Alligator near the dog park at Walsingham Park
The alligator at Largo Central Nature preserve can usually be found near the beginning of the boardwalk around the retention pond. He makes himself scarce on the cool days, but when it heats up into the warmer 60's he comes out to sun himself. At Sawgrass Lake Park, I have seen the young alligators out even in jacket weather. 

You can watch them for hours laying motionless on the banks of streams with their eyes closed. They acturally have two eye layers. One for on land, the the other to protect their eyes underwater.
Young Alligator at Sawgrass Park
 Alligators range from 3-4 ft yellow striped juveniles to smaller females of 8.5 ft. Males have been measured up to 19 ft, but 11 feet is more common. Adults weigh from 450-600 pounds but that 19 ft record alligator weighed 999 lbs.

There are plenty of alligators all over Pinellas County, 1.25 million in Florida alone.  They range from Texas along the gulf to Florida and as far north as North Carolina. The biggest one I have ever seen is the one below that I saw on a boat ride at the Deland Springs Park, north of Orlando, Florida.
Huge gator in Deland, Florida
There are no indigenous crocodiles in Pinellas County. They have briefly visited us, perhaps a lone male swimming up from the everglades looking for a female, but they have been quickly captured and hustled out of town. Crocodiles prefer salt water and warmer waters than in Pinellas County. In an air temperature of 45 degrees they would die.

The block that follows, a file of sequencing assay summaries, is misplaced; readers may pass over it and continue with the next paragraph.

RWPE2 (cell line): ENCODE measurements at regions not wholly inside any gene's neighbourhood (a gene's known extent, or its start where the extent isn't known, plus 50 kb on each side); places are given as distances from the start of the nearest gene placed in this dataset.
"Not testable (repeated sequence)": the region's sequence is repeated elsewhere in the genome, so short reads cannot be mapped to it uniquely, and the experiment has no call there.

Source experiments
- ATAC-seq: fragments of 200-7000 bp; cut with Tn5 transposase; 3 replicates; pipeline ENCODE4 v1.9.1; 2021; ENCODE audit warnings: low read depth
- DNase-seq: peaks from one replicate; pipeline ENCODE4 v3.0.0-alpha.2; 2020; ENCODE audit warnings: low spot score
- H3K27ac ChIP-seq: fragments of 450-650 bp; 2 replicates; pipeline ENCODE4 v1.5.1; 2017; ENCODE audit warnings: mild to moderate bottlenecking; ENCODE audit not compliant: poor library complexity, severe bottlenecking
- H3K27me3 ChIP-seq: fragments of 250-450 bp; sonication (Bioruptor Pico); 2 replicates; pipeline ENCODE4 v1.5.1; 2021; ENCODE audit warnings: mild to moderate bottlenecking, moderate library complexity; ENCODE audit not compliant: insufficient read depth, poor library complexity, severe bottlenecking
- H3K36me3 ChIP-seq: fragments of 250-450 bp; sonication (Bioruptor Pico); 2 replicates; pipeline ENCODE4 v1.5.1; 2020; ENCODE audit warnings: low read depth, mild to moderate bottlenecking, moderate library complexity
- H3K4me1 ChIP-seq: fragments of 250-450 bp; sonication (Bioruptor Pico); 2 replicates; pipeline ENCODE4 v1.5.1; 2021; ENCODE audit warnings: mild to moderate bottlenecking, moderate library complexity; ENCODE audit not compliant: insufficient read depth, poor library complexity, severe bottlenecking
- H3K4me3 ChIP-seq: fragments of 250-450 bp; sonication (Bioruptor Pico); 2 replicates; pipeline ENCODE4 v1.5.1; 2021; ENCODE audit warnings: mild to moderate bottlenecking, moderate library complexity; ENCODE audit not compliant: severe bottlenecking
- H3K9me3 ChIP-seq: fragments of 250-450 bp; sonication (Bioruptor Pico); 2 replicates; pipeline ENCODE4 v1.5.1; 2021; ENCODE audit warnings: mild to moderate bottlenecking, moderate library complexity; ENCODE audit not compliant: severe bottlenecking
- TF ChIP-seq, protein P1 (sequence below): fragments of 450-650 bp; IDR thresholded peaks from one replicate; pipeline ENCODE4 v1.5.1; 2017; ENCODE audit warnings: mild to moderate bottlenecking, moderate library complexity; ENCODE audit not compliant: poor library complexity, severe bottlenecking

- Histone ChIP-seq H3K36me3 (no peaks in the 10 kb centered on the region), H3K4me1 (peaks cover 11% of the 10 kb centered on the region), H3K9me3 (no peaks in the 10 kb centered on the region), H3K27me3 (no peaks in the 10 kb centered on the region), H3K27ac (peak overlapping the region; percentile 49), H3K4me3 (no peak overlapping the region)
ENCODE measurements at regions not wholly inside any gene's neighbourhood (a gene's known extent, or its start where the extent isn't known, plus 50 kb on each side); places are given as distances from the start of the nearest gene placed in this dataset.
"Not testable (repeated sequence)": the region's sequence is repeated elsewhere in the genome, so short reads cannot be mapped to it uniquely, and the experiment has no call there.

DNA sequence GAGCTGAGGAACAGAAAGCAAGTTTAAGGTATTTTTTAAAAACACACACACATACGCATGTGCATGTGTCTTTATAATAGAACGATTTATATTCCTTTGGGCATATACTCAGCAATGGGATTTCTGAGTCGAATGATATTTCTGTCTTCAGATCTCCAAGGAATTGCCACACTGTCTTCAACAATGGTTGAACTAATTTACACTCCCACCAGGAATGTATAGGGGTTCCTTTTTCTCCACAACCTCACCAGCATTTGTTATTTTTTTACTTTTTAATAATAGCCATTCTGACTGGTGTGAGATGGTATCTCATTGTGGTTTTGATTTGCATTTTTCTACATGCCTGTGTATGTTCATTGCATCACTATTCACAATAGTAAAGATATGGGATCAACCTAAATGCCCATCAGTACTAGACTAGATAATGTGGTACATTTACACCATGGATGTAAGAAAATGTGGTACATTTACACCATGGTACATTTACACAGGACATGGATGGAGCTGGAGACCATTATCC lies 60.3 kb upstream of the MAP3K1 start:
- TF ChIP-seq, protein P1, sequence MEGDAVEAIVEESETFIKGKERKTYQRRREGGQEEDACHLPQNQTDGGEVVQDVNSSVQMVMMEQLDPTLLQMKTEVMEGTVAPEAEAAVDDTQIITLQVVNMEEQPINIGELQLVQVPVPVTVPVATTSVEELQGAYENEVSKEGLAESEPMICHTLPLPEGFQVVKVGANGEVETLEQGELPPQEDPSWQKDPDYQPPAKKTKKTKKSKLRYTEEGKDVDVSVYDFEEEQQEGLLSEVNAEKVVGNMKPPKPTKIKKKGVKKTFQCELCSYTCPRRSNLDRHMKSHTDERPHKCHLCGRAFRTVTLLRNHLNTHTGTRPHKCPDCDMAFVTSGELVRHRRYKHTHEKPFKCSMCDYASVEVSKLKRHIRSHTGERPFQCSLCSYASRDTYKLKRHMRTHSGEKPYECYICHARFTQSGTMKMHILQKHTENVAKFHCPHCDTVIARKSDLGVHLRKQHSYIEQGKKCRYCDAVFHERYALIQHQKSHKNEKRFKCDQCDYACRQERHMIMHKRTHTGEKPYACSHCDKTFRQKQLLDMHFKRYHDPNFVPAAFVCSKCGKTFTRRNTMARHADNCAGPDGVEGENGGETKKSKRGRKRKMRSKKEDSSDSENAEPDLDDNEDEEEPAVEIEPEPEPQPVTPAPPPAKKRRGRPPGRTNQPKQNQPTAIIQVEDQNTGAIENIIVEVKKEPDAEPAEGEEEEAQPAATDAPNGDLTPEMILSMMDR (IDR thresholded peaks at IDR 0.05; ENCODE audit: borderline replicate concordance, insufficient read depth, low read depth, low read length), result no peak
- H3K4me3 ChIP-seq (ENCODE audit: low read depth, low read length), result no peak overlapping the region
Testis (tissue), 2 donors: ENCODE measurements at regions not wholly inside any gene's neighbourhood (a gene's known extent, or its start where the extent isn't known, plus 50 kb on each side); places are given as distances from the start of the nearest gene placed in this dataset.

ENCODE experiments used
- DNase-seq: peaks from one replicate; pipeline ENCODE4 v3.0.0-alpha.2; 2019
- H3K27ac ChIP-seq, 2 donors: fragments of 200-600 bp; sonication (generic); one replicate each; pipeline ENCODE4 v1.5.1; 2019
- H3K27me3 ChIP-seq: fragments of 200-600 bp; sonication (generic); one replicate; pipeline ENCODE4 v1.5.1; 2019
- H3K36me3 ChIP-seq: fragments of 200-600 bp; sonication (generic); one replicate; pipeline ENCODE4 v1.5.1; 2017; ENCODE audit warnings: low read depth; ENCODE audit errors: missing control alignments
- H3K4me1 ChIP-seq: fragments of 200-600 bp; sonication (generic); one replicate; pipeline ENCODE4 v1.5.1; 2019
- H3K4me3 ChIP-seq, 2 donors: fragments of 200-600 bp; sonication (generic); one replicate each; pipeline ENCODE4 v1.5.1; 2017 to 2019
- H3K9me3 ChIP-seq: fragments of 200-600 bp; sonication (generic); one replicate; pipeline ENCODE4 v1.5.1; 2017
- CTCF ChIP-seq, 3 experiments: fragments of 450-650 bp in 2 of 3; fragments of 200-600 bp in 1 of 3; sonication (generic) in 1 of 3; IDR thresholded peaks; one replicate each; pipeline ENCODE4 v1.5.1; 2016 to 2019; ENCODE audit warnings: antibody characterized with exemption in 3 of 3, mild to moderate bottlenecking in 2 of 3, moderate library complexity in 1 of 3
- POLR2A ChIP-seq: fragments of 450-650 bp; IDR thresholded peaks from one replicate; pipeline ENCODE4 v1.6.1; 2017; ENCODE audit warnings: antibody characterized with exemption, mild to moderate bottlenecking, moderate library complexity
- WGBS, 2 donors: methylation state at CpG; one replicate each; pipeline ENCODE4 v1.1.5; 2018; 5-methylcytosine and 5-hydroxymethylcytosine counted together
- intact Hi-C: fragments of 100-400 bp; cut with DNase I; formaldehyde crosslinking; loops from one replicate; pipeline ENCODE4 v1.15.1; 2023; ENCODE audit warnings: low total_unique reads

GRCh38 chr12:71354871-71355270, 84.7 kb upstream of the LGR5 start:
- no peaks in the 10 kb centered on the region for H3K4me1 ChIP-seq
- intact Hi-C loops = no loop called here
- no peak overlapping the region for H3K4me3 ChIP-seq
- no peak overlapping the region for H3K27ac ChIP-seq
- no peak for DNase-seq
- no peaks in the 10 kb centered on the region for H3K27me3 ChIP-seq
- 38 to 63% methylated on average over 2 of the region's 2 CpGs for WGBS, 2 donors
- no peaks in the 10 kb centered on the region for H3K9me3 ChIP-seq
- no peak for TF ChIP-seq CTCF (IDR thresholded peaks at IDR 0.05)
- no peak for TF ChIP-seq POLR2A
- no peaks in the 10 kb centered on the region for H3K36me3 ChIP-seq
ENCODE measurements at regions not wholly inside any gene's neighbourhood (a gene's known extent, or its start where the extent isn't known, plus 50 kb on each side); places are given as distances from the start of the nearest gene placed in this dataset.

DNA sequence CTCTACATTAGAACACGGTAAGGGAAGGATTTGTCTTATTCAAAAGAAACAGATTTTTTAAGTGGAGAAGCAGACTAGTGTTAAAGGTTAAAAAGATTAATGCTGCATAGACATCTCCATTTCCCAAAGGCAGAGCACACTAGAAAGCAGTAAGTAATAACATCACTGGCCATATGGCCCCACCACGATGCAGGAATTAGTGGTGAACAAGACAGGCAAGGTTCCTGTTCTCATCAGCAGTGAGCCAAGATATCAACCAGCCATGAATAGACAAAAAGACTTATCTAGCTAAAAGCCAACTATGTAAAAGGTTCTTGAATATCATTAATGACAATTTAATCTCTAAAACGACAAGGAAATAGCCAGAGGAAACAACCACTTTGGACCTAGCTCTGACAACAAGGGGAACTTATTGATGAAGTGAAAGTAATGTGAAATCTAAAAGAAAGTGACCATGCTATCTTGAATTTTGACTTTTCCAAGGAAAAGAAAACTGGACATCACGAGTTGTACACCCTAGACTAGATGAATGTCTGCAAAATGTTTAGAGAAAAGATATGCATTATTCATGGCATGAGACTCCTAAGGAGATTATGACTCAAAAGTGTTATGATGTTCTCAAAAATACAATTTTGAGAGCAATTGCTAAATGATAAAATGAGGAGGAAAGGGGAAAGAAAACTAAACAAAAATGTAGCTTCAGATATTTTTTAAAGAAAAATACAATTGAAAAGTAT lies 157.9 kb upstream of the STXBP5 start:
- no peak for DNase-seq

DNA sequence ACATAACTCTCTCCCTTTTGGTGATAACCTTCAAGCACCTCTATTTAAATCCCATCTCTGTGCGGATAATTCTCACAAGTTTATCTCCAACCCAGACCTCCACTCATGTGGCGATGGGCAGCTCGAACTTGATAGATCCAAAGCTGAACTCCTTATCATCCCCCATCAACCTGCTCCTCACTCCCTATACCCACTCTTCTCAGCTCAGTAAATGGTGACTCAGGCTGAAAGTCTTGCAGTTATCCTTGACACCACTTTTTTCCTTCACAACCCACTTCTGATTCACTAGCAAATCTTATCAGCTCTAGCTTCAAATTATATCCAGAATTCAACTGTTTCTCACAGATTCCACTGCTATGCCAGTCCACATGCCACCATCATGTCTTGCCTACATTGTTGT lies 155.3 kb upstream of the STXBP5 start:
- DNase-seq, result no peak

Wednesday, November 19, 2014

More Largo Central Nature Park Bird Pictures

I didn't think I would see many birds today at Largo Central Nature Park. It was in the 40's and 50's all day. Even the East Bay Golf Course was bereft of golfers.  






The alligator was still hidden. But there was an Anhinga on a branch really close to the boardwalk. 




 The Tri-colored Herons were out fishing in the canal separating the park from the East Bay Golf Course. .



The Ibis was stalking fish too. 


 There are no bad days at Largo Central Nature Park. Just ask the moorhens cavorting in the water. 

Monday, November 17, 2014

What I Saw in One Afternoon at Largo Central Nature Park